So, instead of having, say, a 20-year plan to build out the base of people and businesses considered bankable, what actually happens is that the conservatively safe banks remain in waters where no rocking of the boat is desired.


Murder and criminal extortion


It is said that one of the business places along the well-known stretch of roadway pays $50,000 per month to the criminal up the lane. Years, and even months, ago, it would be his woman who would do the actual collecting.

About a year ago, I developed a lead that placed me at a transportation hub while I watched a man said to be a policeman supposedly receiving his extortion percentage from a main collector at the hub. Having no easy way of identifying the man, I surreptitiously approached him with a beer in my hand, but unknown to him, I snapped his picture on my phone.

A day later, someone in the JCF, who I had known for years confirmed his identity as a cop. But whenever traffic cops and the Transport Authority were out in full flow, the policeman would disappear, and instead, there would be a woman said to be one of the don-collector's main girls.

She just stood there looking prim and proper, knowing that the police operation could not last for more than an hour. After they left, she moved in as her goons came to her and handed over the loot.

But, in recent days, gunmen shot her dead. As I understand it, her man is in the slammer, and while directing street movements from behind bars, he was given information that she was collecting 'his' money and using it for purposes other than what he would declare as fit and proper in his world. And so he ordered that she be killed. So it was ordained in the ghetto, so it was horribly fulfilled.


Bad businesses and ignorant customers


It's a well-known Chinese wholesale along Red Hills Road. Close to the massive PriceSmart. Just recently, the Kingston and St Andrew Municipal Corporation and public-health authorities swooped down.

Food degradation, filth, rats, weevils, and a general stink even before the freezers were opened.

"Dem always a diss we, but a we mek dem mek money," said a young woman at the time. "Dem pay we di cheapest and work we longest and sometime we can't even leave fi piss," she said.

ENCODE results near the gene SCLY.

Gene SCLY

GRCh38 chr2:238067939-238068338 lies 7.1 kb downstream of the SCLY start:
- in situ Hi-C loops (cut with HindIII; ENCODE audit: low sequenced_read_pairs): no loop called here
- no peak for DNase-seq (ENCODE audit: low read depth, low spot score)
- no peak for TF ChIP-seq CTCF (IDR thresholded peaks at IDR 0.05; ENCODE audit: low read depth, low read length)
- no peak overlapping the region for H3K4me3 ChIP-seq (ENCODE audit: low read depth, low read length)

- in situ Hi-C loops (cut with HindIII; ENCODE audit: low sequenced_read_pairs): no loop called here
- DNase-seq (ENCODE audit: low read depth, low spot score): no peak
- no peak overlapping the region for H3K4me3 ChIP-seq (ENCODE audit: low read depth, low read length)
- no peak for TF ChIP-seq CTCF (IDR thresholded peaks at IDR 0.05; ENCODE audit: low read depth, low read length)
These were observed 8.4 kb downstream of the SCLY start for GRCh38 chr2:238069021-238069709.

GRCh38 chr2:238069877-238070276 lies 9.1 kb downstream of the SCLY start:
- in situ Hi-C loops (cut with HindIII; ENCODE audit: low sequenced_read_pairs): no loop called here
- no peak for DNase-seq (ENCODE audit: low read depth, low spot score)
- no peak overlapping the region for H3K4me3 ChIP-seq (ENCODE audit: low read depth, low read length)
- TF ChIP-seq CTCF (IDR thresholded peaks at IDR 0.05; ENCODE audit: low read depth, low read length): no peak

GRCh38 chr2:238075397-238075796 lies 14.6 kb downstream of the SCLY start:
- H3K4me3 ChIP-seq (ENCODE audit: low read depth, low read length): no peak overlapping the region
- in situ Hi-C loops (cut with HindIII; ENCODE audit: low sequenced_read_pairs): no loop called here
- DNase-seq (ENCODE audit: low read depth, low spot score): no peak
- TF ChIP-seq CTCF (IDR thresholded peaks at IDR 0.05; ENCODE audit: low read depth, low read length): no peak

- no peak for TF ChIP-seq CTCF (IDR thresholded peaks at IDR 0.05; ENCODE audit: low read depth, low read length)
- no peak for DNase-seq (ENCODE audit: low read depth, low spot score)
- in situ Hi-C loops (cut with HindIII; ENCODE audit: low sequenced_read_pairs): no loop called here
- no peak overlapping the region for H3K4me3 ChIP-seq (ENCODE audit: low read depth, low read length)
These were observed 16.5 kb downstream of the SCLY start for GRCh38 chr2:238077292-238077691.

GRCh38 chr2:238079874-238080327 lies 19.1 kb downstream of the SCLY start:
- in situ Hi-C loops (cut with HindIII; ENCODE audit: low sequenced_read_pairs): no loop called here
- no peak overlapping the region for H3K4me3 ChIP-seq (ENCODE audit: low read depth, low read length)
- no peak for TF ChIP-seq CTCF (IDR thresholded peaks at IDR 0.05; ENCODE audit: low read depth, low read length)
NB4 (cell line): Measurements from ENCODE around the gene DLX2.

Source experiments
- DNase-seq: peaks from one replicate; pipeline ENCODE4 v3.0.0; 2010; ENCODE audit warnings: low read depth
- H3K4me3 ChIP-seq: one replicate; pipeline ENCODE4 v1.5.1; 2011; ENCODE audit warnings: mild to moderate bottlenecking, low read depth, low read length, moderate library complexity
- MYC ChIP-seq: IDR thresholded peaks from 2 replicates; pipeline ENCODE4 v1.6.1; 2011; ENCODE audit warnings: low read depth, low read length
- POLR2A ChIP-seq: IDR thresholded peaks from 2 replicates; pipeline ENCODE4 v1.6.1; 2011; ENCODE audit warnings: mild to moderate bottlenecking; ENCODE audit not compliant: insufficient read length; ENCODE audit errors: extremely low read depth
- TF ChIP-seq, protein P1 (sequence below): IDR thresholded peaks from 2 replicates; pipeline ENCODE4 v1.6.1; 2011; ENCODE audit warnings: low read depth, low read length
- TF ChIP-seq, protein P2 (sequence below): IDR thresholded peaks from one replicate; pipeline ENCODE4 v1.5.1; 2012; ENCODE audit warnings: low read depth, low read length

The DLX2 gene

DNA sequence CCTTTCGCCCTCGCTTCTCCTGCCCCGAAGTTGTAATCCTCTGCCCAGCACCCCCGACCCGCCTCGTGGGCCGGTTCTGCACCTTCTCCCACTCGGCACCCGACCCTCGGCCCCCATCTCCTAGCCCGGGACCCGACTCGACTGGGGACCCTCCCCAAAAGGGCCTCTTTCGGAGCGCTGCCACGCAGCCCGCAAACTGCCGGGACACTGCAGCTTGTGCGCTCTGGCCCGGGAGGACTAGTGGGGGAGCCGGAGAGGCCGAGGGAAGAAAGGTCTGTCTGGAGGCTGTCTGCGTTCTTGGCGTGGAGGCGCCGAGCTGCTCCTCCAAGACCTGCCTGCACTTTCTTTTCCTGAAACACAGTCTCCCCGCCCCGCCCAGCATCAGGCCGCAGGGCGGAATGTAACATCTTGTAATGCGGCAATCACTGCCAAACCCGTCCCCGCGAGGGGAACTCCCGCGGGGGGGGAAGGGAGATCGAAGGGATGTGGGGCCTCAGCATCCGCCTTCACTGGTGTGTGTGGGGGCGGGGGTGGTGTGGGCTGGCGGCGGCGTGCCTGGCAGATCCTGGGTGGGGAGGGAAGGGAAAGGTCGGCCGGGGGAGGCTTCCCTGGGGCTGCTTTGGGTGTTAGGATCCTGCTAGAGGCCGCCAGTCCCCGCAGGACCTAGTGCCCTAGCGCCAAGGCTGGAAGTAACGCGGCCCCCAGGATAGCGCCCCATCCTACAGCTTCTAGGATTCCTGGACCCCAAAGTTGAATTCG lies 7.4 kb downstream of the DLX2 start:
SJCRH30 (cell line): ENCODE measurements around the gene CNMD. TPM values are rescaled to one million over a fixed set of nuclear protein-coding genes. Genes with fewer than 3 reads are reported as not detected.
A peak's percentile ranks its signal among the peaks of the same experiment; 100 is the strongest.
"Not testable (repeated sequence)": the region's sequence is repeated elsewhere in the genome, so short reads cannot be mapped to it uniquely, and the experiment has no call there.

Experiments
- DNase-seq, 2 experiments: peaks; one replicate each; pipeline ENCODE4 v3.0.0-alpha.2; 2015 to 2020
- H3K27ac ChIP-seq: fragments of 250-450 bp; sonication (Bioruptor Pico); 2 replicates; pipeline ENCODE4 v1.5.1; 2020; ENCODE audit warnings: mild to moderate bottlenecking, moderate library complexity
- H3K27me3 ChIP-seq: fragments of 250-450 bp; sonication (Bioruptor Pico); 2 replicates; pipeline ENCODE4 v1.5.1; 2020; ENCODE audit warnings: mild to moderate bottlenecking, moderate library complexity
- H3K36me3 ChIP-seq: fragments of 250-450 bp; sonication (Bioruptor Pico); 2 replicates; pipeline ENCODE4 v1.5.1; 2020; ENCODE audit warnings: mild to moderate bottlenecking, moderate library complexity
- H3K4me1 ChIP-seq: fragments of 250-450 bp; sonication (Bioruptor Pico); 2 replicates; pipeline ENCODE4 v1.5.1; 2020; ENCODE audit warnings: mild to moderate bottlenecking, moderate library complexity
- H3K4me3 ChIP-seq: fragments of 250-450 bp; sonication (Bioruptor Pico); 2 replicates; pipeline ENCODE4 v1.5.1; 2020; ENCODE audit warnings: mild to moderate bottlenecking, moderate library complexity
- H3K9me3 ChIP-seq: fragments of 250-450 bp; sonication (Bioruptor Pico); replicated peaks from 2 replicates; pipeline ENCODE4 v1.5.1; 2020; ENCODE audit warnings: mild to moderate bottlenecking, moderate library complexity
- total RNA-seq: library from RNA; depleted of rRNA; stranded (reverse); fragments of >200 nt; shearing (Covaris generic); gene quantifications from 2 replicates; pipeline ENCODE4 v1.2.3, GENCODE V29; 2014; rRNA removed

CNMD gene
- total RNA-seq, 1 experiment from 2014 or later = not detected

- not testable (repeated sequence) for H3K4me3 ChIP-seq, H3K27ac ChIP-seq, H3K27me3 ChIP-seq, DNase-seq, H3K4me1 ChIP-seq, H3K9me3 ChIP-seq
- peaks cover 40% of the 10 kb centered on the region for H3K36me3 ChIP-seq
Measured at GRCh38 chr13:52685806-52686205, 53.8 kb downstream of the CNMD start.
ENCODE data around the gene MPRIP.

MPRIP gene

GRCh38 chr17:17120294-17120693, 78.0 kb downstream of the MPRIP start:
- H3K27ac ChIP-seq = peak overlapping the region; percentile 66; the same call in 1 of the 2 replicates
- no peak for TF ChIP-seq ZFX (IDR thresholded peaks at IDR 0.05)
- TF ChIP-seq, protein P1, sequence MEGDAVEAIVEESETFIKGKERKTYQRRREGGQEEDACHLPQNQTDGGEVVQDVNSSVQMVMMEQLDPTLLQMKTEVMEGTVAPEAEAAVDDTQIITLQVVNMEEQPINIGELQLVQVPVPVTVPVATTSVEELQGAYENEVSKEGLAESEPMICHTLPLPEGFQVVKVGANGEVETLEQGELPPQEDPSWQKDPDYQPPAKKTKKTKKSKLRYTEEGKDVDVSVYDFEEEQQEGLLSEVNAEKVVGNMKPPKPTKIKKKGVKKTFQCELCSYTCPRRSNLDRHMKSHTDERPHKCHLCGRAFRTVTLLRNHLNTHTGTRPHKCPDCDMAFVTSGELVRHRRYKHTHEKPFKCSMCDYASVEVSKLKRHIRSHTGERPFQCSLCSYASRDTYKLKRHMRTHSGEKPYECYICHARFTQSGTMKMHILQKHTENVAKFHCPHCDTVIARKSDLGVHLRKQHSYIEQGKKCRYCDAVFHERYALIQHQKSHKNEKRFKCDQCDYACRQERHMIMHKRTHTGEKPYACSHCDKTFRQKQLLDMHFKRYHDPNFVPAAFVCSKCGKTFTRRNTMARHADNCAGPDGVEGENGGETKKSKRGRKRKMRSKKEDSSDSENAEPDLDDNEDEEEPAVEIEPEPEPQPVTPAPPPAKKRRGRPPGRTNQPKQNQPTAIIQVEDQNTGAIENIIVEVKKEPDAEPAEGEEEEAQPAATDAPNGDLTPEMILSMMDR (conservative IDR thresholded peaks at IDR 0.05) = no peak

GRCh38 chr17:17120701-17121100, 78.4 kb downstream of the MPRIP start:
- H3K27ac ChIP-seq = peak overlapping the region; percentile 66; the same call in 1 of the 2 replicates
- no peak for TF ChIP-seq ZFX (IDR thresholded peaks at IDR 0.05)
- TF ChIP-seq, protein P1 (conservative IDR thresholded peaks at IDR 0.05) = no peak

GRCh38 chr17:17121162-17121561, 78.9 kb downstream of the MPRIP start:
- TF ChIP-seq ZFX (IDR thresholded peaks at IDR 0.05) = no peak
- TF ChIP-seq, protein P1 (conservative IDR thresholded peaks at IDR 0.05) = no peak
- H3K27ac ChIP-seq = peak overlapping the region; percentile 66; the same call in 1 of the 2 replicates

She is rejoicing for now but says that they will soon be operating again. "In Jamaica, is jus about di money. If dere is a seller, dere is a buyer."

One man in his early 50s says, "Few years ago when Red Hills Road a run right, every week me collect my two bag a groceries because me and di don inna di same circle. Di Chiney shop dem know di ting and dem pay. Di don get the big money. We get grocery."

"Is Red Hills Road under any pressure now?" I asked him. He looked around. And around. "Tension. Dem may haffi carry back di police post a Hundred Lane."

In the last week, a wanted man was killed by the police in Park Lane, while late last week, a woman was shot in Hundred Lane. Both communities are close to each other. Park Lane votes overwhelmingly for the JLP, and Hundred Lane does the same for the PNP. Both communities have, in previous times, aimed their guns at each other, and the consequences have been quite tragic.

Right at the dawn of 2001, the guns came barking. An hour and a half later, seven lay dead, including women, children, and goats that died in a horrendous fire.

Gunmen from nearby Park Lane admitted to me that they committed the killings in retaliation for the constant raids and loss of life in Park Lane by Hundred Lane shottas.

"Me would advise dem to cool down," said an older man from Hundred Lane to me. "Can't afford nutting fi start again."

- Mark Wignall is a political- and public-affairs commentator. Email feedback to